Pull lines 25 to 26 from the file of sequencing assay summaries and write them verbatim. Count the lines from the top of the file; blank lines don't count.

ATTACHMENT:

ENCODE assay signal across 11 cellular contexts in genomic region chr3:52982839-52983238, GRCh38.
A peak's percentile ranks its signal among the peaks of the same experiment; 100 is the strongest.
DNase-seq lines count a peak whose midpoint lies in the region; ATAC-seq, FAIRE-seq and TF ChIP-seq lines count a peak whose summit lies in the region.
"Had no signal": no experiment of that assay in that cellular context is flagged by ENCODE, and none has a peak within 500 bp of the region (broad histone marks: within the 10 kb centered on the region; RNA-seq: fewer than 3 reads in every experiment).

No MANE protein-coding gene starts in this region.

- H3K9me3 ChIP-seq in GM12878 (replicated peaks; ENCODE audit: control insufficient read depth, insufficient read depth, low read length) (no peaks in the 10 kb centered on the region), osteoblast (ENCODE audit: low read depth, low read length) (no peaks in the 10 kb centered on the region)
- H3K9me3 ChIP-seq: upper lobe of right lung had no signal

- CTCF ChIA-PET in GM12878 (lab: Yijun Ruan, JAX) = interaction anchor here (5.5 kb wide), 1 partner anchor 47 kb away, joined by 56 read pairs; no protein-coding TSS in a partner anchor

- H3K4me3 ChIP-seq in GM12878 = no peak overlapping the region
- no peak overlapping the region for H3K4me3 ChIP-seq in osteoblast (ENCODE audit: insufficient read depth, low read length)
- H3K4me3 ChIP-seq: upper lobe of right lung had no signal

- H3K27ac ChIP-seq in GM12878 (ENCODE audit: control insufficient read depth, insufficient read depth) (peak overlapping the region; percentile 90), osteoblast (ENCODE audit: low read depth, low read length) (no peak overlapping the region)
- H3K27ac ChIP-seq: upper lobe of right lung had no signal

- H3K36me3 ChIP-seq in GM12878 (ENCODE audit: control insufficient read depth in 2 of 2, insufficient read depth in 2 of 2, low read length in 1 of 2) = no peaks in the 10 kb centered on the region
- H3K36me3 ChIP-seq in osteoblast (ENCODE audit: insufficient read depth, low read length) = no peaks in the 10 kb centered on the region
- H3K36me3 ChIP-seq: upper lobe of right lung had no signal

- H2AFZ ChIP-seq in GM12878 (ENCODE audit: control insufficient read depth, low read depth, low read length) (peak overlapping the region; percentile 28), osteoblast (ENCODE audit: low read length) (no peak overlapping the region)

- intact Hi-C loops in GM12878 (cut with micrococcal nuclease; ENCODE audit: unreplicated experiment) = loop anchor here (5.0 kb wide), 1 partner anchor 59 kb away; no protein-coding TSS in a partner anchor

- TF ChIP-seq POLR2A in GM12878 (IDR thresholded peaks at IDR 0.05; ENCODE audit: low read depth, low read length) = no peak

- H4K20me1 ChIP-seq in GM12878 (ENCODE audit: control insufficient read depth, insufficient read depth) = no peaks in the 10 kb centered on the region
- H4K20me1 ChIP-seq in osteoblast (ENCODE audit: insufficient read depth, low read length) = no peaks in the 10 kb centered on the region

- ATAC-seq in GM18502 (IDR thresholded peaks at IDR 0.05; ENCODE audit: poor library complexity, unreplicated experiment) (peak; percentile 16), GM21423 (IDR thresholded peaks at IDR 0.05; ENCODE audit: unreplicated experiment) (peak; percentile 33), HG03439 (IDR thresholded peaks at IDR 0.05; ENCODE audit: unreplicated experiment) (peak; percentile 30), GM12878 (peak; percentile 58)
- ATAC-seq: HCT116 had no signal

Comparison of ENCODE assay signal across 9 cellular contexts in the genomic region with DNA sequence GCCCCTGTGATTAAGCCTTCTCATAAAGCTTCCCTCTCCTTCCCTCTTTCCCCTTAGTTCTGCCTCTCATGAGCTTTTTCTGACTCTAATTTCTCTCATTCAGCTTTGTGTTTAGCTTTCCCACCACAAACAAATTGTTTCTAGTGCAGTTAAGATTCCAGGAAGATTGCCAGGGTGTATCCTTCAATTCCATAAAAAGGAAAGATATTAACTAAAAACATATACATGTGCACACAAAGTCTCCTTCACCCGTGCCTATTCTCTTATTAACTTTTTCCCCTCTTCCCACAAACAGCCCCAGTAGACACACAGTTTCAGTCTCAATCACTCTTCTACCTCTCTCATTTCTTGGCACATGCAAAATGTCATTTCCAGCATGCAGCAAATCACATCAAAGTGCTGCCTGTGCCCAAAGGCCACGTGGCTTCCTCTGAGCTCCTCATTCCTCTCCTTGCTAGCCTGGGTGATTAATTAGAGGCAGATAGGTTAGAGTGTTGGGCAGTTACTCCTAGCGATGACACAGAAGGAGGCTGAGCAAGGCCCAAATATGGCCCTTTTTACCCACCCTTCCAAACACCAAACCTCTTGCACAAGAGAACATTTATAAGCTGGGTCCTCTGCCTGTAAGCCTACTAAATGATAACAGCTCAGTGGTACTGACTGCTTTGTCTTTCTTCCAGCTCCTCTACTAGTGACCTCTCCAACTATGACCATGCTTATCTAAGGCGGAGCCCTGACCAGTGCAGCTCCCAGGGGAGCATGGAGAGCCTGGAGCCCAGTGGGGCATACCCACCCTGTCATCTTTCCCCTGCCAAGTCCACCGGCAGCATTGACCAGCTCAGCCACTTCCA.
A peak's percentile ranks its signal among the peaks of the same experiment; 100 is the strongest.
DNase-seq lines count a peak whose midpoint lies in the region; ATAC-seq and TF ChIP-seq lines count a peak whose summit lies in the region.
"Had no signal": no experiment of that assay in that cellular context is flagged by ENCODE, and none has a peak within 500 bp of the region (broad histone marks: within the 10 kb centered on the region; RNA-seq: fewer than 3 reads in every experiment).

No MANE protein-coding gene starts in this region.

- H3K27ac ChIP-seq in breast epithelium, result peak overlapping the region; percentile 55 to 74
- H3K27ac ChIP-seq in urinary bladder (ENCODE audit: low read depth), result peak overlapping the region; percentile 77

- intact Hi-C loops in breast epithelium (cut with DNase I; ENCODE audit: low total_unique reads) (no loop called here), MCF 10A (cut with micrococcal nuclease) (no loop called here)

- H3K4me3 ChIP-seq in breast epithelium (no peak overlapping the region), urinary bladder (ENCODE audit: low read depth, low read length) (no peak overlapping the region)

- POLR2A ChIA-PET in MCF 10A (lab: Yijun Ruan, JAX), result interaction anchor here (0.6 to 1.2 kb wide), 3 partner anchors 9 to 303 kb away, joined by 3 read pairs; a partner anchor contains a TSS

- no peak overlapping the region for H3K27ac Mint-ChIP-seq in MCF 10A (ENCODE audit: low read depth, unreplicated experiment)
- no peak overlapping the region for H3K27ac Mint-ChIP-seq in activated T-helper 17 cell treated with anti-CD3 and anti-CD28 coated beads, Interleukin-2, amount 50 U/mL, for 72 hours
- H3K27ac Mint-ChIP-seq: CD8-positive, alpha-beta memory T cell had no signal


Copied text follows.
A peak's percentile ranks its signal among the peaks of the same experiment; 100 is the strongest.
DNase-seq lines count a peak whose midpoint lies in the region; ATAC-seq and TF ChIP-seq lines count a peak whose summit lies in the region.